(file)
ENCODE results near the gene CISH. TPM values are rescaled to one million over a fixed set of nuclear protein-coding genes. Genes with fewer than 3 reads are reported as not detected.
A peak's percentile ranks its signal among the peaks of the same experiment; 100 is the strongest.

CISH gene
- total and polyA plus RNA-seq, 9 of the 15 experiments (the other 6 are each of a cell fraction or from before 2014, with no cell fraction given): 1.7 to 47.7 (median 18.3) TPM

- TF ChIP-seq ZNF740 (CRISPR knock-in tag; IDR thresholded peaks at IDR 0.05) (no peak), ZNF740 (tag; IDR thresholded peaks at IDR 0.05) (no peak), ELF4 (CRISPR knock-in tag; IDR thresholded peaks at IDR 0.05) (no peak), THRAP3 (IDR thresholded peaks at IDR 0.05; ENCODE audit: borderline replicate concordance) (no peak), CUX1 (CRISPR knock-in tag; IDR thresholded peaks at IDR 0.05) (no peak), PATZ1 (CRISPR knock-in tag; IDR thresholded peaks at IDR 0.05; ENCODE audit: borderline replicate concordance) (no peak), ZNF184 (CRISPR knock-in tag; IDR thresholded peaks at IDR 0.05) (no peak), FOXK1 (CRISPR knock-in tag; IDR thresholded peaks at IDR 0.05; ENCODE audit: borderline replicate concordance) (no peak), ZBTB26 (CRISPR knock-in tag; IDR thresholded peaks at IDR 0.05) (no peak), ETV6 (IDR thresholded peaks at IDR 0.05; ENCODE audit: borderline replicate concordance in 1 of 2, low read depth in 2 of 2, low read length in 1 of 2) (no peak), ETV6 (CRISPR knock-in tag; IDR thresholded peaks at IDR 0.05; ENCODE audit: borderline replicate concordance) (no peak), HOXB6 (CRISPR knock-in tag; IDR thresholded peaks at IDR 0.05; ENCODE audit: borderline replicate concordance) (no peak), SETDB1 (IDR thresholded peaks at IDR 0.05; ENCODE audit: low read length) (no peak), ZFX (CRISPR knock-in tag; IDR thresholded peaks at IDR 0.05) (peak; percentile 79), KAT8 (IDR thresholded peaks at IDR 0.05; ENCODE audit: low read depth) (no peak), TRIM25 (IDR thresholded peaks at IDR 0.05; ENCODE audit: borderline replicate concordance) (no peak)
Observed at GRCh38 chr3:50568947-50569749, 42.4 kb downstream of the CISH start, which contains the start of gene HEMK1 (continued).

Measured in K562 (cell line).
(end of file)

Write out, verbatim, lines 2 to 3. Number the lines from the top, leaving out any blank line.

A peak's percentile ranks its signal among the peaks of the same experiment; 100 is the strongest.

CISH gene